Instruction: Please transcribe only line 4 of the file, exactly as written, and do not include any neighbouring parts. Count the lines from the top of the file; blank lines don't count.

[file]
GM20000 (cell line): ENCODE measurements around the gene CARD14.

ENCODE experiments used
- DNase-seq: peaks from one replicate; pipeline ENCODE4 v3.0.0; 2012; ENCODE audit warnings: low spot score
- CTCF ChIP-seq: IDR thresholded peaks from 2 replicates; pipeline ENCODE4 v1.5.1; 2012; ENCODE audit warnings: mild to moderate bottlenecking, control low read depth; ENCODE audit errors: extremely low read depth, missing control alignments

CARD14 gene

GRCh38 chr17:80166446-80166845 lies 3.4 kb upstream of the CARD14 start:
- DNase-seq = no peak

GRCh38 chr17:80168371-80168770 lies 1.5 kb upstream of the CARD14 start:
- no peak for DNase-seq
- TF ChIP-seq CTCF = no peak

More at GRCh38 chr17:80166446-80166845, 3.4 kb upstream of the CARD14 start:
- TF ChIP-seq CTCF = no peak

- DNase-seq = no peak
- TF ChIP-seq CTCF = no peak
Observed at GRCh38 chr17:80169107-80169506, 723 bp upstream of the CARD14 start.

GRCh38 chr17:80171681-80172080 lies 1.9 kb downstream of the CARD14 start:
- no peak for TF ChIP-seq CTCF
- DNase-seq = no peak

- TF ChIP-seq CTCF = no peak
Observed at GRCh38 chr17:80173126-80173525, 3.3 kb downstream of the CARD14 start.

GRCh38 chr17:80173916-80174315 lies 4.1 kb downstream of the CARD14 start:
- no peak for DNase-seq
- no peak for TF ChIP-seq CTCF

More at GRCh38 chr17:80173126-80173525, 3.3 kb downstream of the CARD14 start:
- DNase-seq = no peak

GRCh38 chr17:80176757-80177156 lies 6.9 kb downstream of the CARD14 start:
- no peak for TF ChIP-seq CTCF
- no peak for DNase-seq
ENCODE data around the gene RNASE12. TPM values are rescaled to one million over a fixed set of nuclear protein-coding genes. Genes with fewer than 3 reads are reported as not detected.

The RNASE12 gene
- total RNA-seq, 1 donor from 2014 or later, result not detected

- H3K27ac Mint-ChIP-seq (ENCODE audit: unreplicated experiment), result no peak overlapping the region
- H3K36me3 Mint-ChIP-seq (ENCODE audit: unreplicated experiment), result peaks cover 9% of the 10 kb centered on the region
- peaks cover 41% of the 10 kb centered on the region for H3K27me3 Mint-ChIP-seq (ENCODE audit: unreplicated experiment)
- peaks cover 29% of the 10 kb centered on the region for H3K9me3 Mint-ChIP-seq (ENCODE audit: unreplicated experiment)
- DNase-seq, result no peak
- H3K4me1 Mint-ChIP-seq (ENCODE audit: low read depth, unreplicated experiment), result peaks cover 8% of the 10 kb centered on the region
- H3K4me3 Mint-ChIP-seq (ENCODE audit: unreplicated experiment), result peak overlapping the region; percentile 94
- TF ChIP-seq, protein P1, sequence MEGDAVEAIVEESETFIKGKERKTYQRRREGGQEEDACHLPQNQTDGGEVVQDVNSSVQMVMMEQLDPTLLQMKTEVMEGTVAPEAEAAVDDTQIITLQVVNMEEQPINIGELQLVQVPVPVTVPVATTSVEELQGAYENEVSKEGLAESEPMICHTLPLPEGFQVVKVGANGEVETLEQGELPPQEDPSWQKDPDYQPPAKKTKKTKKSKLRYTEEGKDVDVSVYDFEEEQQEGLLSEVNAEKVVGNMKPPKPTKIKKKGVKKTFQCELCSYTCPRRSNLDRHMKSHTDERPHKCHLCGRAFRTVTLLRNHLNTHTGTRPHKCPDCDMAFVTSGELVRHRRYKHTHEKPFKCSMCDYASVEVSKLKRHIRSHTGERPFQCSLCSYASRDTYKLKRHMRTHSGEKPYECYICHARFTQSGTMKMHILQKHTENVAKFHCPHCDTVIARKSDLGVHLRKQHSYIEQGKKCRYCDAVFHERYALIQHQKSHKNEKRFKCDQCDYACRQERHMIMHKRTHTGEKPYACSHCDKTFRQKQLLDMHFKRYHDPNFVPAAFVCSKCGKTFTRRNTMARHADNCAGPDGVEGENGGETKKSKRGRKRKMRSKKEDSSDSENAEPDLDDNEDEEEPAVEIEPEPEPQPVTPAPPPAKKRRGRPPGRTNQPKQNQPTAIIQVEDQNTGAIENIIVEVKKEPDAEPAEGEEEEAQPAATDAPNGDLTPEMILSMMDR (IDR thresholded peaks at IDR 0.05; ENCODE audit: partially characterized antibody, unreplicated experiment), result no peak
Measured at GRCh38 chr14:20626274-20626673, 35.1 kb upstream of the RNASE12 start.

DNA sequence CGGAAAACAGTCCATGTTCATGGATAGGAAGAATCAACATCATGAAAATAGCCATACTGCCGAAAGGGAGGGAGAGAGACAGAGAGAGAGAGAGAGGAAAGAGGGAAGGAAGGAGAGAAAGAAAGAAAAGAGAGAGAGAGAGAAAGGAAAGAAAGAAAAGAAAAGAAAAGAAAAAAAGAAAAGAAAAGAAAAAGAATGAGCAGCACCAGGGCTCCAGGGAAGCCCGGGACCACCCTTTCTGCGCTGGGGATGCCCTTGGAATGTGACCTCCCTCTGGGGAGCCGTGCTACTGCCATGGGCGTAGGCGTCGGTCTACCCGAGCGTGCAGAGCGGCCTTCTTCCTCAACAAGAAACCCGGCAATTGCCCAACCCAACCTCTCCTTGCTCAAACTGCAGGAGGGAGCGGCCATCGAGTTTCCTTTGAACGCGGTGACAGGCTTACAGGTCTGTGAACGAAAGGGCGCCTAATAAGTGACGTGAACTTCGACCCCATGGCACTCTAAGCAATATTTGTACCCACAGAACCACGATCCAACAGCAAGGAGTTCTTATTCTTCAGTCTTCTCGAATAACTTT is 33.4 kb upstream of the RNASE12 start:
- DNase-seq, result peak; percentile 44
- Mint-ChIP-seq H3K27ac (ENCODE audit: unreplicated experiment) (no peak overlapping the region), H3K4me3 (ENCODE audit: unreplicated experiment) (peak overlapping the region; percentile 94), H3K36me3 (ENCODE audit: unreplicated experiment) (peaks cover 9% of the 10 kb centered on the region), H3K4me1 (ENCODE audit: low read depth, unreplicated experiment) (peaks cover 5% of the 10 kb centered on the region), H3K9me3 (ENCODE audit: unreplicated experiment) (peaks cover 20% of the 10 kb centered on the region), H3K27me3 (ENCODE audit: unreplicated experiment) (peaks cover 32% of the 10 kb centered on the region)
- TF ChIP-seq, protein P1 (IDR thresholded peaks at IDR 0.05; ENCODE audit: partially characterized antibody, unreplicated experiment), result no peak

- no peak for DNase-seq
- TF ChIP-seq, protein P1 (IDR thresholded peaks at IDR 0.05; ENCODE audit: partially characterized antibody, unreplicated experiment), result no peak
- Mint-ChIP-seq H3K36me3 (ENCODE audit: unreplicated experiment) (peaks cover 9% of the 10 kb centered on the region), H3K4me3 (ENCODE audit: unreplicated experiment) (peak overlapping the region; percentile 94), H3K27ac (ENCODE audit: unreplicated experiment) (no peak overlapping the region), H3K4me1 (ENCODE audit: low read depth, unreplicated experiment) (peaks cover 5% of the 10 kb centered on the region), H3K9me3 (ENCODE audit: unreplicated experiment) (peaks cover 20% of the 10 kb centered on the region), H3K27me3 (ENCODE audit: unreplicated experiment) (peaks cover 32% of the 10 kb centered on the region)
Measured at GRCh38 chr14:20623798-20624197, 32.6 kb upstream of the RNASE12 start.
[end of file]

- CTCF ChIP-seq: IDR thresholded peaks from 2 replicates; pipeline ENCODE4 v1.5.1; 2012; ENCODE audit warnings: mild to moderate bottlenecking, control low read depth; ENCODE audit errors: extremely low read depth, missing control alignments